As I mentioned, people like you, Lew Rockwell, Tom Woods, et al, are people that I greatly respect when it comes to the political/philosophical realm (that includes politics, economics, libertarianism, anarchy vs. minarchy, etc. – not sure what the best all-encompassing term would be. Maybe world view, but not sure that’s what I’m looking for.) All of the people I listed previously (and some I didn’t) are certainly giving Peterson credit where it’s due on the issues like gender, but some of them (and their readers and fellow travelers) have let their enthusiasm for Peterson spill over into other realms (his beliefs about God, the Bible, Jesus, etc.) This concerns me, because I don’t think there’s anything Christian about the guy, and is leading people down the wrong path spiritually.ReplyDelete
So, when creation.com published that article, I simply passed it on to those people in the form of an email for (hopefully) their personal edification and an alternate look at Peterson. It wasn’t my intention to prompt anyone to write about it, although that’s ok, too. I simply wanted everyone to be aware that what he says about Christianity in general conflicts with orthodox Christianity and is not a “fresh, new look” or approach. Most of the people I sent it to are self-professed Christians or Christianish and I thought they might appreciate another perspective. Nothing beyond that, and I didn’t even expect an email response let alone a blog post or article. (But again, thanks for that.) In the future, I will probably link to that article at some of their websites if the opportunity presents itself.
BM: Peterson has opened up the Bible to millions of people. Who are any of us to say that this is a bad thing? Faith comes by hearing and hearing by the word of God. Perhaps some of those millions who are doing the hearing might open a Bible and discover faith.
That might include Peterson himself someday. But if they approach it from his perspective, they will probably remain lost.
BM: I have found Paul VanderKlay to be a great example in this discussion.
Thank you for that. I was completely unaware of him. I did watch one of his videos (an interview of Peterson) this morning. Unfortunately, it was a waste of 37 minutes, because nothing of real substance was talked about, but since he’s a Christian pastor and some of the videos look interesting, I’m going to watch some more.
In return, I would recommend James White. I’m not a Calvinist like White and Vander Klay, but a lot of their theology overlaps with historic Christianity and I’m sure it’s worth it to listen to their perspective. Even though you have to be discerning and spit out the Calvinism or put it in the proper perspective, I’m a pretty big fan of his.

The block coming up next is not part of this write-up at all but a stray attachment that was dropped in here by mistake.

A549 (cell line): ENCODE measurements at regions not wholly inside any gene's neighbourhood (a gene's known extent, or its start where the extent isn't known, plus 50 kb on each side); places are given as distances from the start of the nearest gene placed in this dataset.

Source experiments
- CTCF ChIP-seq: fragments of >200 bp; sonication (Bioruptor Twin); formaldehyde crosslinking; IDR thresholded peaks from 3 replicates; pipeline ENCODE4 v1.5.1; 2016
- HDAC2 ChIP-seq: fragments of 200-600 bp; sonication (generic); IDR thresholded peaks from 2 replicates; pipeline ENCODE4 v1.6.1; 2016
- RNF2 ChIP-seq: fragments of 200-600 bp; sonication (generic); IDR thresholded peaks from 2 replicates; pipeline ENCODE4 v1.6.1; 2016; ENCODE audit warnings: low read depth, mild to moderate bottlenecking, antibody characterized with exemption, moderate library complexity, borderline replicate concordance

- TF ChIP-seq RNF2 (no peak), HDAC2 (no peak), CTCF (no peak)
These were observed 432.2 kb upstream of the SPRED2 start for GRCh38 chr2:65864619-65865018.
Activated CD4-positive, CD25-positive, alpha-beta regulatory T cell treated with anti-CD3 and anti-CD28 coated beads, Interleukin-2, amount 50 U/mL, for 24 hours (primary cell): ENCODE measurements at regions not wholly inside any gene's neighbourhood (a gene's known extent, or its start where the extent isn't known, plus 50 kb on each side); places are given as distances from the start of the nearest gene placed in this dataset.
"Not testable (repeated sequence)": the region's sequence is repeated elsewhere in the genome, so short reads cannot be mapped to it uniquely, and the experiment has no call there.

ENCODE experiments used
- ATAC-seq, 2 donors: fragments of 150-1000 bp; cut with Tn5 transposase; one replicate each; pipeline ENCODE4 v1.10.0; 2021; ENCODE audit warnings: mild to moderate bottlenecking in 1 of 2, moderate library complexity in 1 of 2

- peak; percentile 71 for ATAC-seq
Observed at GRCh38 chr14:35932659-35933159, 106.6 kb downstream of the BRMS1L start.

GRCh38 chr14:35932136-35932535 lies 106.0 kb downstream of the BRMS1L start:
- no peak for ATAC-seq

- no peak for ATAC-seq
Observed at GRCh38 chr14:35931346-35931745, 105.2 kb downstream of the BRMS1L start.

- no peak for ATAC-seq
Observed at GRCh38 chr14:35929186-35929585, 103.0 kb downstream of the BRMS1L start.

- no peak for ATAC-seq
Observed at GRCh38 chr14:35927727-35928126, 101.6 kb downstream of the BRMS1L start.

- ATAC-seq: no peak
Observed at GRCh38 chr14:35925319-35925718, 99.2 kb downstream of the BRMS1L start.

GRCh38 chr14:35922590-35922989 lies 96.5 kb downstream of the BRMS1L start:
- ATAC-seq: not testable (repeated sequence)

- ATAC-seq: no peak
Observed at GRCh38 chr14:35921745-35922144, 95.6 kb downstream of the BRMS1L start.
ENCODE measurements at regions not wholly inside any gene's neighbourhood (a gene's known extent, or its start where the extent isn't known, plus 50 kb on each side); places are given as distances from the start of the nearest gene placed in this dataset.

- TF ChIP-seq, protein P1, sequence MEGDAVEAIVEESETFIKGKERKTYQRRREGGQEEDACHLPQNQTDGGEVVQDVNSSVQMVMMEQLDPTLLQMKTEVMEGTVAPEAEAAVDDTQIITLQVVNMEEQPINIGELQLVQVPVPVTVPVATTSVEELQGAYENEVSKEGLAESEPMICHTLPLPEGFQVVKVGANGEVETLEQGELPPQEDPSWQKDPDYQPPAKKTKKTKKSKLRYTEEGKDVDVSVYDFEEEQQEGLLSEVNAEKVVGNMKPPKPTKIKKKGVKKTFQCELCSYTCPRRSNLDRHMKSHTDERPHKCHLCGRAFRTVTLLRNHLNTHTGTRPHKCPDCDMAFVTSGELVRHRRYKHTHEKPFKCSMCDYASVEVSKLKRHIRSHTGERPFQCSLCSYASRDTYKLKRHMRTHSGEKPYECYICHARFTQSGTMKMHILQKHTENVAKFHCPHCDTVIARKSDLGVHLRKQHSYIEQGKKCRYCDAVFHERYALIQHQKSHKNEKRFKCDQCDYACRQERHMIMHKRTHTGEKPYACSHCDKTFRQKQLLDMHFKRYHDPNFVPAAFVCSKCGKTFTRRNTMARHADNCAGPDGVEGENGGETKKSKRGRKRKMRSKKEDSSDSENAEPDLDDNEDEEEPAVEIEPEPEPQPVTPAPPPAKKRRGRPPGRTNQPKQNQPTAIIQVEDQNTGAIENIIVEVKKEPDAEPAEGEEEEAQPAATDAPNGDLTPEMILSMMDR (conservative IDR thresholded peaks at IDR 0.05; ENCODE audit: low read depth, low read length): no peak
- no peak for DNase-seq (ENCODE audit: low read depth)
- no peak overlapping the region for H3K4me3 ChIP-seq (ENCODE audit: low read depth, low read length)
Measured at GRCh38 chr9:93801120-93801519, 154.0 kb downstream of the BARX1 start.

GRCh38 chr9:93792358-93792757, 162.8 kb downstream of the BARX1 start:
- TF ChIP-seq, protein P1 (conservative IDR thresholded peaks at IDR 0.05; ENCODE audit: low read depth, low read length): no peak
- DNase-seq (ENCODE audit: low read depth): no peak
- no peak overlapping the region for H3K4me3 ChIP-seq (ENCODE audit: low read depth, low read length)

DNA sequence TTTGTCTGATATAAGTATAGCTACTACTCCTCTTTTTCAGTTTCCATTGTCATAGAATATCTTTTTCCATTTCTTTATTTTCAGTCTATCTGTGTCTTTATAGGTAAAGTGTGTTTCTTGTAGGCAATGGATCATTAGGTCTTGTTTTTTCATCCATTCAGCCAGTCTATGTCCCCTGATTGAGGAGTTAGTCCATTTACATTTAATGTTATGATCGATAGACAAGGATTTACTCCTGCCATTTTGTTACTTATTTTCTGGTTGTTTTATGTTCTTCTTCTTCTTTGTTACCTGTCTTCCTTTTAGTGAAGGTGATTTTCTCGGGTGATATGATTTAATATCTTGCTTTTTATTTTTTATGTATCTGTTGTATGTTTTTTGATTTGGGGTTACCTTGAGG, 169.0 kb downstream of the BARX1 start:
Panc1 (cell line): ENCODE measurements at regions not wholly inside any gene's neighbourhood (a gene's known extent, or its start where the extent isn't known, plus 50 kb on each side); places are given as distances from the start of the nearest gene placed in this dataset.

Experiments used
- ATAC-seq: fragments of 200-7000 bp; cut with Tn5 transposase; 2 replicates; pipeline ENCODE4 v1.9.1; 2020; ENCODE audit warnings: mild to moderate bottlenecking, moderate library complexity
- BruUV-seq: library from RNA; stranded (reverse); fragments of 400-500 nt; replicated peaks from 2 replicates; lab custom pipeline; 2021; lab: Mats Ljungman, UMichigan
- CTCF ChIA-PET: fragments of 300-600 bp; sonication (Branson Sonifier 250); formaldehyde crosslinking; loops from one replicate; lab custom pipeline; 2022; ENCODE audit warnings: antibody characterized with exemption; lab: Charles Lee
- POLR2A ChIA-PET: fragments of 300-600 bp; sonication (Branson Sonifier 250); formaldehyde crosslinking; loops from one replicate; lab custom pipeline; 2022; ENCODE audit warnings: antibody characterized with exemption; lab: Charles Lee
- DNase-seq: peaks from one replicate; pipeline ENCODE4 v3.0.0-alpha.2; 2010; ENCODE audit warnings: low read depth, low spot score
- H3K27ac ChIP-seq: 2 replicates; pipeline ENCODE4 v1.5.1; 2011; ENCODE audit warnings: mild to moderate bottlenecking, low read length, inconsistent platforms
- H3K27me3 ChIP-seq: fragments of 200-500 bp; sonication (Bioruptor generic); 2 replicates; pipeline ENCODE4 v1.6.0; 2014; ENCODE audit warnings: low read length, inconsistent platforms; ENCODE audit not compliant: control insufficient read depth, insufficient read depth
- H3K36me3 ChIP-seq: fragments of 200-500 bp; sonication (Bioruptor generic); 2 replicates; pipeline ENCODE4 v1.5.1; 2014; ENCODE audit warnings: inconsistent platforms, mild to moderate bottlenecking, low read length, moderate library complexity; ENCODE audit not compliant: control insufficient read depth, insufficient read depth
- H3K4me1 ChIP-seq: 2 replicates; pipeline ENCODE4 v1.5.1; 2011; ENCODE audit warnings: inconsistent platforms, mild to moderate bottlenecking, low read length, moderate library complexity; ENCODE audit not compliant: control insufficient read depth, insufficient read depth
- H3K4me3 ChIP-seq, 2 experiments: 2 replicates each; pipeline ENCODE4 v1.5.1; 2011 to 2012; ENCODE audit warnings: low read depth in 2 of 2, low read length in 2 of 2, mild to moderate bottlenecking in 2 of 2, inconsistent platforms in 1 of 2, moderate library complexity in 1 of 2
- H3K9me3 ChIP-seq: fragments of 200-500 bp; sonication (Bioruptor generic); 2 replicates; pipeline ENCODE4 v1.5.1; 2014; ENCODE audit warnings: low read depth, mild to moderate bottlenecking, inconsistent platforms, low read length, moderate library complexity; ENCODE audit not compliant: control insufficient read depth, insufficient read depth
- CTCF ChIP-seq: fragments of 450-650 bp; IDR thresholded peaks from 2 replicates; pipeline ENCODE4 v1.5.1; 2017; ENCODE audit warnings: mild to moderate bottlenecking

In addition to the Vander Klay video, I also watched a video of White discussing Peterson this morning. I should have thought of him while I was trying to find some good Christian stuff on Peterson. It was excellent, and his point of view is exactly mine. He also gives Peterson due respect, but is totally objective, imo, on his analysis his theological failings. The video is here https://www.youtube.com/watch?v=8y5OdiRnZpw The first few minutes on humanzees is interesting, but you can jump ahead to 10 minutes and his discussion of Peterson ends at 55 minutes.ReplyDelete
He is critiquing one of Peterson’s videos, and I think he makes a lot of great points. (It’s kind of a “the emperor is wearing no clothes” thing. And it’s a good one for those who think Peterson is a Christian as he takes the Lord’s name in vain several times.)
Personally, I’m hoping Peterson has had his 15 minutes of fame and drops off the radar in the near future. But in the meantime, the Bible tells us to test all things and hold fast to that which is good. As I’ve said repeatedly, he’s great on gender, etc., but when it comes to spiritual issues, the historicity of Genesis, the reality of the Resurrection, etc., Peterson fails miserably in my opinion. I also meant to mention previously that not one of the people that commented in the previous thread referenced, let alone quoted, the article that I sent you (again, thanks for the link), so I bet not one of them took a look at. Sad. (That’s my Trump impersonation.)
Thanks for letting me have my say. I think I’ll follow your advice and drop this for a while. (at least I’ll try real hard).
"Personally, I’m hoping Peterson has had his 15 minutes of fame and drops off the radar in the near future."Delete
This comment jumped out at me; I was going to comment on it immediately, but I thought...no, watch the video first.